Company settles ADA suit over alleged firing of employee who took legally prescribed medication
Posted February 22, 2012
A Minnesota manufacturer will pay $40,000 to settle a disability discrimination lawsuit filed by the U.S. Equal Employment Opportunity Commission (EEOC), the agency announced February 15. The EEOC’s consent decree resolving the case was approved February 14 by a U.S. district court judge.
In its lawsuit, filed in 2009, the EEOC charged that the employer fired a long-time employee because he was taking a low-dosage, prescribed narcotic medication for back pain. The EEOC said that such action was taken because the employer perceived the man as being disabled solely because he was taking the medication, and failed to consider his ability to perform his job.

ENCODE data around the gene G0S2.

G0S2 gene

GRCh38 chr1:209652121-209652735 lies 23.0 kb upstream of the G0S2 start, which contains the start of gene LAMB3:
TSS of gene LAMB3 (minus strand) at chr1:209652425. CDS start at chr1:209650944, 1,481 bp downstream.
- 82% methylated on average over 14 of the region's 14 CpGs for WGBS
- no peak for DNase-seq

The EEOC also said that the company required all employees to report whether they were taking any prescription or over-the-counter medication. The EEOC said that this policy is a violation of the Americans with Disabilities Act (ADA) since it is not related to the ability of employees to do their jobs and is, therefore, unlawful because employees complying with the policy were likely to unwillingly disclose information about any disabilities or impairments they may have.
The company will be required to submit to ongoing training, reporting, and monitoring by the EEOC. In addition to paying the $40,000 to the terminated employee, the employer must also drop its policy of requiring employees to report all medication to their supervisors.
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